The rest of the info you provided looks within range from my own personal records for my right atrial lead, right ventricle lead capture thresholds and pacing impedance. There is certainly nothing that would give me cause for concern.  I note you are pacing almost 100% in the ventricles and also have almost 50% atrial pacing.

A couple of questions you could ask your EP:-

I see your pacemaker is programmed to a non adaptive mode.  You could ask why and also whether adaptive pacing (synchronising your two ventricles better) might help with your symptoms?  At least get them to explain the benefits of adaptive pacing to see whether it would be suitable or better for you if you have this function available.  

You could ask whether another session working with a cardiac technician to fine tune all your settings while exercising could be arranged?

I would ask whether you are getting any arrhythmias like AF at lower heart rates which could be causing some of your symptoms or worsening your heart failure?  A high burden of arrhythmias, including PVCs may adversely affect CRT pacing.

Have you recently had your Ejection Fraction checked to see whether it is stable, worsening, improving and whether you are on appropriate meds to help with your health condition(s) and symptoms?  I would ask for all your electrolytes to be checked, not only sodium levels and also to look for any other conditions as a cause for your symptoms?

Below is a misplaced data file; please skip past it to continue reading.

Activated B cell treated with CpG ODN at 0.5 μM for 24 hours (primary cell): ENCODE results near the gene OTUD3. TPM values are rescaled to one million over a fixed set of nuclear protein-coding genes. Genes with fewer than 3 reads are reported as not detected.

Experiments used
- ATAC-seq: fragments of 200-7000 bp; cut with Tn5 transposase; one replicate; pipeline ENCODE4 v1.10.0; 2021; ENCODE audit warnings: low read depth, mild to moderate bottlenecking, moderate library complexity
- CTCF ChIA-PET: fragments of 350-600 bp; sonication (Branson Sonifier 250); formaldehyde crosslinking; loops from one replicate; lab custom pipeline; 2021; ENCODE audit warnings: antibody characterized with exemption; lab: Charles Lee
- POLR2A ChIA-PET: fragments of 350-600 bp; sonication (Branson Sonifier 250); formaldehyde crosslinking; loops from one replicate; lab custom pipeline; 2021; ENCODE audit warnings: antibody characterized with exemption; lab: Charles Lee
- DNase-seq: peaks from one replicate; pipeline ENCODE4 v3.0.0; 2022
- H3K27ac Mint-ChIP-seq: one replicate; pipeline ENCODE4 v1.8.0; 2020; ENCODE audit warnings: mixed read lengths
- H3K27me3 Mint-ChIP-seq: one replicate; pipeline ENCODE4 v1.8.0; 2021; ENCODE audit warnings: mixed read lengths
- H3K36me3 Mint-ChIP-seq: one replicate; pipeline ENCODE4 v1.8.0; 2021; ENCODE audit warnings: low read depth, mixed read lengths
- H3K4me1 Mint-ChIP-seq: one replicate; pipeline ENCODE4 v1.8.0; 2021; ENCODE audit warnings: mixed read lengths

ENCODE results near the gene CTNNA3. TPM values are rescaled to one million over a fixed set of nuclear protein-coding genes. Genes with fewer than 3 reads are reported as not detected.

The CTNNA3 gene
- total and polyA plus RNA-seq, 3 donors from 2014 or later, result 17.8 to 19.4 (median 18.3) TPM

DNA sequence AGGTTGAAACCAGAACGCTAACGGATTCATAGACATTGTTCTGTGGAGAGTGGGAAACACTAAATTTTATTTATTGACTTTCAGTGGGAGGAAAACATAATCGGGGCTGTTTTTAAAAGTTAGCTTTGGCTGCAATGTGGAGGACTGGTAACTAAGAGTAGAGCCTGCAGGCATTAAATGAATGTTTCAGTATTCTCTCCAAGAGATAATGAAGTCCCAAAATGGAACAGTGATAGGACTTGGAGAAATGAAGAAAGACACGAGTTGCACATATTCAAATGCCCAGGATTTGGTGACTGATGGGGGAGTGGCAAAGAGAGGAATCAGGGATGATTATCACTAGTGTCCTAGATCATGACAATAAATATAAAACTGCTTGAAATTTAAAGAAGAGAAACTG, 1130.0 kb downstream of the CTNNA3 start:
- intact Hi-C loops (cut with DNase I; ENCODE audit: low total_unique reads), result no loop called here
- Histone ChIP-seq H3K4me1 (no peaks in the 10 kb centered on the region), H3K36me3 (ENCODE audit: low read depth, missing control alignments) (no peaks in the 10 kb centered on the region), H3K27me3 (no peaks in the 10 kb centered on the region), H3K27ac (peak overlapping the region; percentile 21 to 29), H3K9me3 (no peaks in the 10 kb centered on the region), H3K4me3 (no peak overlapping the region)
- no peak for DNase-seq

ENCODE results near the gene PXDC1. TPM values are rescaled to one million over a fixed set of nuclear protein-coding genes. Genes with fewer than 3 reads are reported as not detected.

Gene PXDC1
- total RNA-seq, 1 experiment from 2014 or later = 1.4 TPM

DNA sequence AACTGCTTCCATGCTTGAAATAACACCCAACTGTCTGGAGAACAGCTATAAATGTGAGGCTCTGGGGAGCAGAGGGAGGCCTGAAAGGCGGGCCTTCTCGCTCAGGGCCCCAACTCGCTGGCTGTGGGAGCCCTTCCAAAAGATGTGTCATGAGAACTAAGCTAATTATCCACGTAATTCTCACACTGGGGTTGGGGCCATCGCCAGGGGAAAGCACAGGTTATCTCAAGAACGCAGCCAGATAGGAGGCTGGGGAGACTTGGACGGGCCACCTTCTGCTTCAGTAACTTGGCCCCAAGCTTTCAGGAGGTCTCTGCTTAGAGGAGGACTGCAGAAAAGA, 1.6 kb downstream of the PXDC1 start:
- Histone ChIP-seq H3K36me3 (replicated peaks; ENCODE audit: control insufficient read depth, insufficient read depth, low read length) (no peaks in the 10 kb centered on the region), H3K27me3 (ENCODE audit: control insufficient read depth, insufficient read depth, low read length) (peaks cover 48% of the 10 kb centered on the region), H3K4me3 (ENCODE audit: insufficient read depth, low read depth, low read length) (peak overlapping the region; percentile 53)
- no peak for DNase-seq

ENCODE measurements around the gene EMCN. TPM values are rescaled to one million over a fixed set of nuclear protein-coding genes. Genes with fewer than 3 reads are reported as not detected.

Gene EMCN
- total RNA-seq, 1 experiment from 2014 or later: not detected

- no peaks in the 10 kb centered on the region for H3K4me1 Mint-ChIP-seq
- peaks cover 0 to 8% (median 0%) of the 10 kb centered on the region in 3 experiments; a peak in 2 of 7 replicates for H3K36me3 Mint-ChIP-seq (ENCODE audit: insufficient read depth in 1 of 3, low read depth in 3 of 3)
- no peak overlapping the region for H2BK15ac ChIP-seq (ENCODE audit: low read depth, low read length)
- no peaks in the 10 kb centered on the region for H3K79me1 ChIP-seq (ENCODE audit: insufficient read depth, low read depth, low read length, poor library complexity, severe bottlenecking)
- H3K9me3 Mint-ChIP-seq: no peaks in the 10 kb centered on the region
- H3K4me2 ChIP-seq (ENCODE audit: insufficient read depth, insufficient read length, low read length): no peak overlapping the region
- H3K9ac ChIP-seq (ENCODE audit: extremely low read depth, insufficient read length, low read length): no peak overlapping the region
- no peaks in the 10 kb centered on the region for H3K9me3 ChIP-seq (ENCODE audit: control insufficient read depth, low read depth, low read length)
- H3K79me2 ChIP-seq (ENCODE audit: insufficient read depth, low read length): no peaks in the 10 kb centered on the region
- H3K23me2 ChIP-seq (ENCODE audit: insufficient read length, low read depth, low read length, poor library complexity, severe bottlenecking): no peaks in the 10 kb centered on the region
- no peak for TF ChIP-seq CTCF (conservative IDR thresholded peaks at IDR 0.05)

Simon, the good news is that your pacemaker did not show any high heart rate arrhythmia episodes or significant events for either atrial arrhythmias (starting at 171 bpm) or ventricular arrhythmias (starting at 150 bpm), but of course with heart failure, even slower arrhythmias could cause troublesome symptoms so they need to be controlled if present.

Hyponatremia (low sodium levels in the blood) can certainly lead to the symptoms you describe and I am glad this is being properly investigated.  Otherwise, I am uncertain as to the exact cause for your imbalance, dizziness, muscle weakness Simon, other than the latter (generalised muscle weakness) coming from heart failure.  Fine tuning your pacemaker settings to get your ventricles to work well or better together will definitely help and that is what I would try first.  In any event it will do no harm to let your doctors know that you want to make your CRT as effective as possible to help you to manage your condition and to improve your quality of life.  Good luck Simon.  I know you will succeed.


by simonsimon - 2022-06-16 23:55:13

Thanks again that is such helpful inormation, I am definitely going to follow up on your suggestions, they seem like they could be very helpful. I will let you know what happens :))


one more thing

by simonsimon - 2022-06-17 13:47:37

It was noted by the EP that I did have one short run of a fast hearbeat, lasting 7 beats. Given how short this is, they would not want to make any changes.

Please keep us updated

by Gemita - 2022-06-17 16:18:30